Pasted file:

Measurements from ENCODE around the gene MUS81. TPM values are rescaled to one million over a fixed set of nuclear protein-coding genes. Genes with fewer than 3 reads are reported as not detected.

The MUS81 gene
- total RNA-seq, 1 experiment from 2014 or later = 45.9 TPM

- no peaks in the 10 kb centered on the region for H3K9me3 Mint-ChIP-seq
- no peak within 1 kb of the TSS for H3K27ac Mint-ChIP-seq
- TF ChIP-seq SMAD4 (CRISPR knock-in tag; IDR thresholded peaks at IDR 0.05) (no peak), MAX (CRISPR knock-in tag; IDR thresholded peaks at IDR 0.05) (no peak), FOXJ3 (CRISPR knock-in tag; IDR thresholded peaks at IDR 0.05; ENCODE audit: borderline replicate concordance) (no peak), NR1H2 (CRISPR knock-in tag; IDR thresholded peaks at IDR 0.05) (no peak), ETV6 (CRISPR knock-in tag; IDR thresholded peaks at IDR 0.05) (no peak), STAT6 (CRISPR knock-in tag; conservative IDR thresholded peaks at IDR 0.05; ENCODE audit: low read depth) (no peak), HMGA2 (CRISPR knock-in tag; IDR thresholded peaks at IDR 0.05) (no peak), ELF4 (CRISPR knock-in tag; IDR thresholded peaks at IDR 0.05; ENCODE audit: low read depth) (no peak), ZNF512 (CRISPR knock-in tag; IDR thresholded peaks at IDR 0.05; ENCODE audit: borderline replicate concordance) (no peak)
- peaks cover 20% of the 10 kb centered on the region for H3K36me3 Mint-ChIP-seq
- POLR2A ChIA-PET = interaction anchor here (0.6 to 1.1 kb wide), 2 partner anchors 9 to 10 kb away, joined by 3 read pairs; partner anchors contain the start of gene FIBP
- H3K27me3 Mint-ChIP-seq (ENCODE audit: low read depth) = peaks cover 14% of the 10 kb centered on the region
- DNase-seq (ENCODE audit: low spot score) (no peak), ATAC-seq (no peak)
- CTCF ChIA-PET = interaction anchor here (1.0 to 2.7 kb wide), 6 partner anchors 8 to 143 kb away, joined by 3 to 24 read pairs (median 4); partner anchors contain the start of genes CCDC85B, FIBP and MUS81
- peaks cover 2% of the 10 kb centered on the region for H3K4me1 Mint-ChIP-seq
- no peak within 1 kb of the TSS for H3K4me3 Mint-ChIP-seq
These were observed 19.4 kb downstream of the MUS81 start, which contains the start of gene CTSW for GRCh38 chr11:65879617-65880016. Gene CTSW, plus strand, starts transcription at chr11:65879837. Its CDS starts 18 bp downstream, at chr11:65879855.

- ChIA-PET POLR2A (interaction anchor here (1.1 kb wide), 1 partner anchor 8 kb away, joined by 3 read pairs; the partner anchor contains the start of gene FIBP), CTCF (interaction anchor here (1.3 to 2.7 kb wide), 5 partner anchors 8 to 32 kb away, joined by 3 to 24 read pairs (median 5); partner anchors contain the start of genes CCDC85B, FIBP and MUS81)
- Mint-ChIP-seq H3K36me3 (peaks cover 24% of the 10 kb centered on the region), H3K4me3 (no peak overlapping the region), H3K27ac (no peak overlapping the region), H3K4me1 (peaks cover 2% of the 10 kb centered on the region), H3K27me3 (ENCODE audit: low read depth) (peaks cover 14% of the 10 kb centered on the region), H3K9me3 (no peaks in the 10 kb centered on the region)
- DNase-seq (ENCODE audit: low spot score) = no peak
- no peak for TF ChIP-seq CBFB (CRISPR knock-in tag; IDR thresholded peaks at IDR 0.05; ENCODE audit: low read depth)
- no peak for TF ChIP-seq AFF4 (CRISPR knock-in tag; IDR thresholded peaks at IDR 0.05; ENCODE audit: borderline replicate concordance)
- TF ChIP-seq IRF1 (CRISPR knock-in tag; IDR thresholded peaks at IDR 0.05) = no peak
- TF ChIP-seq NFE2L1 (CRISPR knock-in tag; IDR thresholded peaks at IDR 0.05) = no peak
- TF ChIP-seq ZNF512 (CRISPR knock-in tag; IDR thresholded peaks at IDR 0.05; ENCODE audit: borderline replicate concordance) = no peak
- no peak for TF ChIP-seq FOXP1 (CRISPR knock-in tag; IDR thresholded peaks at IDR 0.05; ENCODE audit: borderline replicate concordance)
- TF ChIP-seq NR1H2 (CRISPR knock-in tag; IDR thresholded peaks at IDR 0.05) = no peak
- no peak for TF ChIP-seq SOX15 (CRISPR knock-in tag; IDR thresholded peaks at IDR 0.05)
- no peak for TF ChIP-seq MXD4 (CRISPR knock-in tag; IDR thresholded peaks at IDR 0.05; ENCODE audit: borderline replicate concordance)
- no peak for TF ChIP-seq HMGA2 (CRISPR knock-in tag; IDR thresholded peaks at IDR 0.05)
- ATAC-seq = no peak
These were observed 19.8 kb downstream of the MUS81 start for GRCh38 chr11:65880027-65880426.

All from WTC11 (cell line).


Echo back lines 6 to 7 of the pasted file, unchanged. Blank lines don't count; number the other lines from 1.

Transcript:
- TF ChIP-seq SMAD4 (CRISPR knock-in tag; IDR thresholded peaks at IDR 0.05) (no peak), MAX (CRISPR knock-in tag; IDR thresholded peaks at IDR 0.05) (no peak), FOXJ3 (CRISPR knock-in tag; IDR thresholded peaks at IDR 0.05; ENCODE audit: borderline replicate concordance) (no peak), NR1H2 (CRISPR knock-in tag; IDR thresholded peaks at IDR 0.05) (no peak), ETV6 (CRISPR knock-in tag; IDR thresholded peaks at IDR 0.05) (no peak), STAT6 (CRISPR knock-in tag; conservative IDR thresholded peaks at IDR 0.05; ENCODE audit: low read depth) (no peak), HMGA2 (CRISPR knock-in tag; IDR thresholded peaks at IDR 0.05) (no peak), ELF4 (CRISPR knock-in tag; IDR thresholded peaks at IDR 0.05; ENCODE audit: low read depth) (no peak), ZNF512 (CRISPR knock-in tag; IDR thresholded peaks at IDR 0.05; ENCODE audit: borderline replicate concordance) (no peak)
- peaks cover 20% of the 10 kb centered on the region for H3K36me3 Mint-ChIP-seq